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New Catholic Charities USA leader: We are called to do a ‘very noble, holy work’

Khaibar Shafaq, a paralegal and case manager for Catholic Charities of the Diocese of Owensboro, Ky., works with Sheila Rose at the construction site of her home rebuild in Dawson Springs, Ky., March 15, 2022. Rose's home was destroyed by a tornado Dec. 10, 2021. (CNS photo/courtesy Susan Montalvo-Gesser)
Khaibar Shafaq, a paralegal and case manager for Catholic Charities of the Diocese of Owensboro, Ky., works with Sheila Rose at the construction site of her home rebuild in Dawson Springs, Ky., March 15, 2022. Rose's home was destroyed by a tornado Dec. 10, 2021. (CNS photo/courtesy Susan Montalvo-Gesser)

WASHINGTON (OSV News) — Kerry Alys Robinson, the new president and CEO of Catholic Charities USA, the organization dedicated to carrying out the domestic humanitarian work of the Catholic Church in the United States, says its mission isn’t only to be generous, but to inspire generosity in turn.

“Generosity is humankind’s birthright and we are all called to be generous and also to be catalysts to inspire generosity in others,” Robinson told OSV News in a Nov. 1 interview. “I love that part of what Catholic Charities offers: an opportunity for people to volunteer and be generous with their time, with their talents, with their merciful hearts, and in service to others who are really struggling and were converted in that activity.”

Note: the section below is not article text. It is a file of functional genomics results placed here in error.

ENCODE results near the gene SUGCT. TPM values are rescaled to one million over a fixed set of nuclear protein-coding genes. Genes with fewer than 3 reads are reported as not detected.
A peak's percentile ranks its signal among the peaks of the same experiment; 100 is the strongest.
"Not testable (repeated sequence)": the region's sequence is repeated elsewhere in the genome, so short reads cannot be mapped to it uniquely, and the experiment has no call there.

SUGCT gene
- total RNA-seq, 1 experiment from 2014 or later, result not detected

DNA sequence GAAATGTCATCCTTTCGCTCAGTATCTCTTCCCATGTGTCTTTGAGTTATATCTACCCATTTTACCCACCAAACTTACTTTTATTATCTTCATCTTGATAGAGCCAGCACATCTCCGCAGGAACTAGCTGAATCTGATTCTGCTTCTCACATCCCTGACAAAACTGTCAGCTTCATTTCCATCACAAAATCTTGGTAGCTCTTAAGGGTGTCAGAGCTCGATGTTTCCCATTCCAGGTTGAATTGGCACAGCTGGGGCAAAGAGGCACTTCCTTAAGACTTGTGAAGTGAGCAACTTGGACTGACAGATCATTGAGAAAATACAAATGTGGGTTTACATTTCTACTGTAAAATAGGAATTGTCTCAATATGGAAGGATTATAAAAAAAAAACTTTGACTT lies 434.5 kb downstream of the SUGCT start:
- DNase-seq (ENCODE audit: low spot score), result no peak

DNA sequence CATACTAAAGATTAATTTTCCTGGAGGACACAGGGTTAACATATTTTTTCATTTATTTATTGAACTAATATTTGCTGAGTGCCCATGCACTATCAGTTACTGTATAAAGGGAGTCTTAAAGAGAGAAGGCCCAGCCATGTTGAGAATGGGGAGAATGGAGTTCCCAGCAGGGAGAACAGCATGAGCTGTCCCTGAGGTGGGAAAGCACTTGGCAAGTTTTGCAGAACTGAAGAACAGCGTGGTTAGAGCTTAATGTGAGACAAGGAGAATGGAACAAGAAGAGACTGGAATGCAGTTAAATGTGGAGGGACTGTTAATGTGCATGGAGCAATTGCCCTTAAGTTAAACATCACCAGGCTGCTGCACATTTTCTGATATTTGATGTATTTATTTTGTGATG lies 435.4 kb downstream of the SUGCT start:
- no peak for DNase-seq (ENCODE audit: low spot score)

Robinson began her new role in August and is just the second layperson — and second woman — to lead the organization. Although Catholic Charities is not a political or partisan organization, Robinson’s tenure coincides with several key political issues in the U.S. that impact its service to people who are poor and vulnerable: the potential for a government shutdown, a shifting legal landscape on abortion and a growing cultural divide on the issue of migration.

In a political landscape where the issue of migration is growing increasingly contentious — a social media influencer recently made threatening remarks about Catholic Charities staff over their work with migrants, and a handful of lawmakers in the House GOP recently questioned that same work — Robinson said their mission is to remain focused on the humanity of the individuals they serve.

“I try not to spend too much time worrying about a tiny minority of people who are critical — and their criticisms sort of baffle me,” Robinson said. “It is clear that it comes from a small group of people who either don’t understand, or for some reason intentionally misrepresent, the work that faith-based organizations like Catholic Charities do.”

The American people “almost universally are in agreement that our immigration system is broken and needs reform,” Robinson said, adding that is a task for lawmakers.